SSI Needs Special Attention

SSI merits special treatment under a switch to the chained CPI, for two reasons. First, as noted above, SSI beneficiaries are among the poorest elderly and disabled people in the country; SSI benefits lift single elderly and disabled beneficiaries only to about three-quarters of the poverty line. Second, in the absence of protective measures, the switch to the chained CPI would hit SSI beneficiaries much harder than Social Security beneficiaries — and would cancel out the effect of any Social Security benefit "bump" on those Social Security beneficiaries who are poor enough to qualify for SSI.

  • In Social Security and other retirement programs (such as federal pensions), the chained CPI would not affect recipients' initial benefit, which is based on their wages; it would simply cause their subsequent COLAs to be lower than they would otherwise be. If the move to the chained CPI occurred in 2015, a person who began to draw Social Security at age 62 in 2030 would initially get the same benefit as he or she would receive if the official CPI were still used to adjust benefits. After 20 years on the program, however, the individual's benefit would be nearly 6 percent lower than it otherwise would have been, the result of an average reduction of about 0.3 percent per year in the annual COLAs. [11]
  • By contrast, in SSI, the initial benefit level itself would be reduced by 0.3 percentage points every year. The person who began to receive SSI in 2030 (after the policy had been in effect for 15 years) would get an initial benefit over 4 percent lower than it would otherwise be — and after 20 years on the program, he or she would get a benefit 10 percent lower than it would otherwise be, due to the cumulative reduction in COLAs since 2015.
  • Furthermore, if no offsetting adjustments were made to SSI, then poor elderly or disabled people who received both Social Security and SSI would lose the 5 percent benefit "bump" in Social Security that various commissions have recommended in conjunction with a move to the chained CPI, because their SSI benefit would be reduced one dollar for every dollar of the Social Security benefit bump. [12] As a result, the only Social Security beneficiaries who would not get any relief from the benefit bump would be the poorest beneficiaries who need it most .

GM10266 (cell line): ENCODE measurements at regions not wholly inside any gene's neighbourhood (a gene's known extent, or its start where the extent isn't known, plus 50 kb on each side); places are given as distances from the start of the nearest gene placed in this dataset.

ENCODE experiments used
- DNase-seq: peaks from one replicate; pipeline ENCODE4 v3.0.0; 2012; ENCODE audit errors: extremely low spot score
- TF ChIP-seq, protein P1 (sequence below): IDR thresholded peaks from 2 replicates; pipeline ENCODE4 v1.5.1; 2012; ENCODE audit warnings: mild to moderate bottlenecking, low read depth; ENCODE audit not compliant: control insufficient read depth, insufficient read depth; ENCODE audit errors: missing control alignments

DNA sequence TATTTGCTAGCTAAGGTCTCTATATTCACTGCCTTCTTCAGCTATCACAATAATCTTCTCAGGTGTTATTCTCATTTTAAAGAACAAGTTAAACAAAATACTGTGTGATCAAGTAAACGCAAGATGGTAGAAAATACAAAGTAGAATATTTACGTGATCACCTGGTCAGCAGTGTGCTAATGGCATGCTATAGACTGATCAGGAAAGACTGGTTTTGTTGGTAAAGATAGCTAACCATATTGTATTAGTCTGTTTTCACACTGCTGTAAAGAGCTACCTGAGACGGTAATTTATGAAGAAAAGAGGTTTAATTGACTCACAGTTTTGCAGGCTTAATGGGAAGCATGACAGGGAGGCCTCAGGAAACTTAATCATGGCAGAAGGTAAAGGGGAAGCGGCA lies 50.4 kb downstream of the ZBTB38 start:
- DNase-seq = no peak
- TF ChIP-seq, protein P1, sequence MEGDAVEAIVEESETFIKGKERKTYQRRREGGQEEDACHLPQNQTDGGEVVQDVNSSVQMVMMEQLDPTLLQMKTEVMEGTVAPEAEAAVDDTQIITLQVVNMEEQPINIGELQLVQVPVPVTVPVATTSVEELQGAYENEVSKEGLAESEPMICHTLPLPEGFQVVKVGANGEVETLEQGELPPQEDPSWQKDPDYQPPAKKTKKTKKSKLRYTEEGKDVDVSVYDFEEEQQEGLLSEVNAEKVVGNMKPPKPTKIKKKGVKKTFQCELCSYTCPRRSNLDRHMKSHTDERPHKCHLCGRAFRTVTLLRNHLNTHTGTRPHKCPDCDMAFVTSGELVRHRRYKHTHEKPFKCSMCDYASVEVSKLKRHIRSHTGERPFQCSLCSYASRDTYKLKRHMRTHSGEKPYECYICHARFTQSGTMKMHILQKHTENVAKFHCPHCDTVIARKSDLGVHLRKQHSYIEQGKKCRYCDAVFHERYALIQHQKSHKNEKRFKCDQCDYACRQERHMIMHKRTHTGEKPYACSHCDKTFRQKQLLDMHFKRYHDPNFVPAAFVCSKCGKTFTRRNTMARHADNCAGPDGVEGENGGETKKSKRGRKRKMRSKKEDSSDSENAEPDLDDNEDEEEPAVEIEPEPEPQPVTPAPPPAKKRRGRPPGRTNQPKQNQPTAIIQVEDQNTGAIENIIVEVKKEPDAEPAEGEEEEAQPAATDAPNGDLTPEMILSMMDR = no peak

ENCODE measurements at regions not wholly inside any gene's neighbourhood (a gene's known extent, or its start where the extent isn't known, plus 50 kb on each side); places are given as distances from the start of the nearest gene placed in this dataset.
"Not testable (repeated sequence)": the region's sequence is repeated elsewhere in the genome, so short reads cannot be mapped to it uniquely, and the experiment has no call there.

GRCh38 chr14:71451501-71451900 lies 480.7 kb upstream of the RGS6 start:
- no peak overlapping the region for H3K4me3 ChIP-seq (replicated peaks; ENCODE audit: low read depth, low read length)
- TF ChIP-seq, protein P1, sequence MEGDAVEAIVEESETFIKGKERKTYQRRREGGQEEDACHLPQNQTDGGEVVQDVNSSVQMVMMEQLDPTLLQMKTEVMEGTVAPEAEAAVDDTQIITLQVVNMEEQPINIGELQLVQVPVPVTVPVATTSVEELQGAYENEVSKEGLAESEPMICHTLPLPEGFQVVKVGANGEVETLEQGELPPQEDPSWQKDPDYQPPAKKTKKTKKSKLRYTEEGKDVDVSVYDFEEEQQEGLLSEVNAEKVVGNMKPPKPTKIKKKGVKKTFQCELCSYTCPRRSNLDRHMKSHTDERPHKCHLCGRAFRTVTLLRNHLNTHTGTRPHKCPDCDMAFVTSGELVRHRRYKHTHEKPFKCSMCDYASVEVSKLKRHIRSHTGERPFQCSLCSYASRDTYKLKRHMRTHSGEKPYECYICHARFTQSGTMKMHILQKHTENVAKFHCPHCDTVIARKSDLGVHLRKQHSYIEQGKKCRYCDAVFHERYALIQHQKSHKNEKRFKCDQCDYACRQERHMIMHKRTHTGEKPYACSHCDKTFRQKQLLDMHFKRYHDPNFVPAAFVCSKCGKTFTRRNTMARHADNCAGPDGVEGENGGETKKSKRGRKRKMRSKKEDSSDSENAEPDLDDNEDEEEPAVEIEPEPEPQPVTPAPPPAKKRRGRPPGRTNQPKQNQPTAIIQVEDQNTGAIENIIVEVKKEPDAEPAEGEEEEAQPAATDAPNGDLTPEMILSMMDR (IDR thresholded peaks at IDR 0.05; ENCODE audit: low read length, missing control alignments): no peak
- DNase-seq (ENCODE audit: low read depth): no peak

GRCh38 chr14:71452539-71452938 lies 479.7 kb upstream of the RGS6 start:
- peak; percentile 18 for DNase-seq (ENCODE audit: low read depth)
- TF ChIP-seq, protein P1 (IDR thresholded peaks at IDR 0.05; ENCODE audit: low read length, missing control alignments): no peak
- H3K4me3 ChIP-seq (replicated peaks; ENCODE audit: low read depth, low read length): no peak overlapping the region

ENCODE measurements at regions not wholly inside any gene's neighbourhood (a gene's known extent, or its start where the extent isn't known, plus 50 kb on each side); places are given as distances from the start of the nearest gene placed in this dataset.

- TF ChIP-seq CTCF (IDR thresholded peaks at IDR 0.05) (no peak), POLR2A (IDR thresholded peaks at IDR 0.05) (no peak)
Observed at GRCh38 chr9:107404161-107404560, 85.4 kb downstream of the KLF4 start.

• For some poor beneficiaries who receive both Social Security and SSI, the effects could be disastrous. If no protection is provided in SSI, then the Social Security benefit "bump" would lift them modestly over the SSI income limit, and because they were no longer eligible for SSI, they would lose their Medicaid coverage as well.

For these reasons, policymakers should not move to the chained CPI unless they exempt SSI or make appropriate adjustments in SSI, as outlined in the box on the next page, as well as in Social Security.

Policymakers Should Protect SSI Recipients From Impact of Chained CPI

Exempting SSI from a switch to the chained CPI would be a simple and effective way to protect its beneficiaries. If policymakers choose not to exempt SSI, they should soften the blow by: 1) addressing several serious deficiencies in SSI that relate to inflation-indexing; and 2) providing the same type of benefit "bump" for people on SSI as bipartisan commissions have recommended for people who have been on Social Security for many years. Specifically, if the chained CPI is applied to SSI, policymakers should:

  • Index SSI's $20 "disregard" of Social Security and similar income, so that the $20 figure is adjusted each year in accordance with the chained CPI. SSI reduces a beneficiary's SSI benefits when the individual receives income from Social Security or another "unearned income" source such as a retirement plan. The first $20 a month of such income is disregarded, but all the rest of the Social Security or other unearned income reduces the individual's SSI benefit on a dollar-for-dollar basis. This affects large numbers of SSI recipients who worked for low wages and receive a small Social Security benefit that leaves them well below the poverty line, which is why they qualify for SSI.